Written by Richie Pepio
During the 124 days before the release of The Last Jedi, I’m reviewing all 124 minutes of the theatrical version of The Empire Strikes Back. Join me and together we will watch Star Wars….
General Veers’ AT-AT approaches within 17.28 distance of the Rebel’s power generators. But 17.28 of what? Feet? Meters? Miles? We’ll never know.
You can tell the General’s AT-AT has the most well-trained crew – they can tilt the hull of the walker slightly to the side to shoot down an approaching snowspeeder, spray tiny lasers at a Rebel trooper on the ground, and still hit the generators with maximum firepower – all at nearly the same time.
And the pilots have such a close working relationship that they drive that walker Thelma and Louise-style...
Veers commands: “Target, maximum firepower.”
With a heavy laser blast, the generators blow up in a superimposed fireball. It looks faded and dated in the wide shot but colorful and impressive from the vantage point of Veers’ walker's cockpit. The look of this explosion impressed Lucas so much, he probably used it again for the destruction of the second Death Star in Return of the Jedi.
Yes, we’re heading into conspiracy theory territory here, but put on your tin foil helmets over your ventilators because here comes some proton torpedoes of truth. Just look at the comparison below and tell me this isn’t the same explosion. The production team probably felt that since the generators’ fireball in Empire was such a short shot, and partially obstructed by the walker cockpit’s dashboard that they could use it again. When shown at a distance in ROTJ, in Endor’s sky, it’s hard to match back to Empire unless you’re painstakingly reviewing Empire Strikes Back minute-by-minute. I guess the “L” in ILM stands for “Lazy!”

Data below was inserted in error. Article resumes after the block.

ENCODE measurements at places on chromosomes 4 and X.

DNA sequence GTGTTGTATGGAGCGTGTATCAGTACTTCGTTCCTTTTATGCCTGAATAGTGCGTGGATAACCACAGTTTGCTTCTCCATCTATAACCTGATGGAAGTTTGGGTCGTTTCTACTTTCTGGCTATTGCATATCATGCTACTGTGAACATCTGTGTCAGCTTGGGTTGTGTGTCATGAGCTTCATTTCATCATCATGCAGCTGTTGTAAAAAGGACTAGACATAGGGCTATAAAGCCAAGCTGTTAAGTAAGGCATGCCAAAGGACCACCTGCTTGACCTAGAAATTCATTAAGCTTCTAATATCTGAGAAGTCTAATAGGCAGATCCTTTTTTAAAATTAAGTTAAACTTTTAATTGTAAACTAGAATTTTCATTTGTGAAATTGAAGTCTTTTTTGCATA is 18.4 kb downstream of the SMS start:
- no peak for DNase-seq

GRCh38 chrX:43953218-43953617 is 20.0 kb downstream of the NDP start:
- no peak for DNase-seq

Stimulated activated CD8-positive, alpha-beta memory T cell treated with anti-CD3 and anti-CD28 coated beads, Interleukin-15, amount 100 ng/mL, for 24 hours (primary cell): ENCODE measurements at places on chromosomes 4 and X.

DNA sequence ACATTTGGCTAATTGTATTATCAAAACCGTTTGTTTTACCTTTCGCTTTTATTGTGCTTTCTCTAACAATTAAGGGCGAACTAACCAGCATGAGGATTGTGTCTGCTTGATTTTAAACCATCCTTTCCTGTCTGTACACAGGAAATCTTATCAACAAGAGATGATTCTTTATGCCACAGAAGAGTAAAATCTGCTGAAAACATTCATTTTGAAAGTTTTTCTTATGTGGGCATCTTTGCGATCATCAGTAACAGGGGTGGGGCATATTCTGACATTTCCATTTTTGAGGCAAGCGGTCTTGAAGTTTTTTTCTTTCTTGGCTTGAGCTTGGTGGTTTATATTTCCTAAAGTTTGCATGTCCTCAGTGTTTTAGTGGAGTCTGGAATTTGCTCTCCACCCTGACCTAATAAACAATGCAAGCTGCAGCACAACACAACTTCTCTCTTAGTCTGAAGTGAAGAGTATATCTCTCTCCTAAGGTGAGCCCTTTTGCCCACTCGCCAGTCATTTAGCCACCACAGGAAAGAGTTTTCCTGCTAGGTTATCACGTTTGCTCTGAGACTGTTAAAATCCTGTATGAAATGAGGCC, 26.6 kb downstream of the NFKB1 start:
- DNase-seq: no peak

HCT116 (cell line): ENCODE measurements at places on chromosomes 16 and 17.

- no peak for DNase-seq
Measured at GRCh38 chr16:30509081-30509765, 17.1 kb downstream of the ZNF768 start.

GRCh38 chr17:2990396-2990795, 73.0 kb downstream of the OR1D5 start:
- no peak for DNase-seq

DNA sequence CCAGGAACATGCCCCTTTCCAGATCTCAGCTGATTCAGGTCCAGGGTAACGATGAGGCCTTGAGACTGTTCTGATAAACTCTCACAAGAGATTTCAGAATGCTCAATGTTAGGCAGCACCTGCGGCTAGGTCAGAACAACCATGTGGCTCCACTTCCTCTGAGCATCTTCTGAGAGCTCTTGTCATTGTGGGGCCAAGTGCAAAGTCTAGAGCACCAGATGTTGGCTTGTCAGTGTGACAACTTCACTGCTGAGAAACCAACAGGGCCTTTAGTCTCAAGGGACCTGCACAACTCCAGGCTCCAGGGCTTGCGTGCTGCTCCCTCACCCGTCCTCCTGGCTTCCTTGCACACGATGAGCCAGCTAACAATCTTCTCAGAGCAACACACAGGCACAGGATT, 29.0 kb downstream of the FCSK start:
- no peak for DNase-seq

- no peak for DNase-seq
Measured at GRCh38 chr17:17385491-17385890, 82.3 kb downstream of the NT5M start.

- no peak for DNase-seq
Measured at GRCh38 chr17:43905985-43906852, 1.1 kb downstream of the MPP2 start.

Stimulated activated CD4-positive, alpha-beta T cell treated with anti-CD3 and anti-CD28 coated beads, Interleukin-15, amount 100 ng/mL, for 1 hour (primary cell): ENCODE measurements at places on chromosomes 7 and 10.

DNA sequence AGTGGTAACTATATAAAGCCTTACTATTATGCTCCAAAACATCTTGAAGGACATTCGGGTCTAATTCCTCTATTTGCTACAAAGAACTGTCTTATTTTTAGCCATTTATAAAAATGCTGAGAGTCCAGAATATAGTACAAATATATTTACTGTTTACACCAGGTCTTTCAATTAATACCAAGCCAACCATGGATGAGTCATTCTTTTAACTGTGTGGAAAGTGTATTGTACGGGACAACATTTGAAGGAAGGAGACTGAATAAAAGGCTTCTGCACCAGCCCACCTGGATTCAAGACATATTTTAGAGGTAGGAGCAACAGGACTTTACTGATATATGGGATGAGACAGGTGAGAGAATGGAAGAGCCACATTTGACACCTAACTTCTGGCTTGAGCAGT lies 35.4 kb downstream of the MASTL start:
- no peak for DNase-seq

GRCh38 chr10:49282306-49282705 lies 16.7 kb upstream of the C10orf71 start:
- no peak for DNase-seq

The Rebels are now fully exposed, but originally, there were several instances where our heroes would get some revenge which were left on the cutting room floor.
Following the explosion of the generators, a Rebel pilot was supposed to sacrifice himself by sliding headfirst into Veers’ walker. This moment was filmed, then deleted...
After this scene, we head underground. Han and Leia have broken into a run, while Threepio trots behind, as fast as his robo-joints can carry him. When the corridor’s ceiling collapses, Leia screams and Han covers her from the rubble. It’s the first time we really hear Leia scream in the series and it isn’t the last. Although she’s wearing pants in this film, one could argue she adds more feminine shades to her personality as the series progresses.
Through the whole in the roof, light seeps in from the outside. You just have to wonder, why did the Rebels build their base so close to Hoth’s surface? Make it easier for the Empire to invade, why don’t you?
Han and Leia pass a door with a yellow “caution” sign (and alien lettering – in the original Star Wars, all text was written in English; Empire introduces a standard written language that’s unique to the Star Wars galaxy).
Threepio follows them and the shot cuts away without a second thought. But, in the theatrical trailer for Empire Strikes Back, there was a quick reveal of Threepio tearing the yellow sign off a door, as if C-3P0 doing any action is the least bit exciting. Yet, in the context of a deleted sequence, Goldenrod’s action caused some confused Snowtroopers to enter the danger room and meet their match with irate Wampas Fifty points to Skywalker House!
But how did they get into that room, you ask?
Best Performance by a Human: Cold, calculating Veers.
Best Performance by a Non-human: That power generator/Death Star explosion.
Best Line: Veers’ business-like delivery of “Target: maximum firepower.”
Rating: 16.75 out of 17.28 distance to power generators.
This was originally posted on Mindctrlaltdel.tumblr.com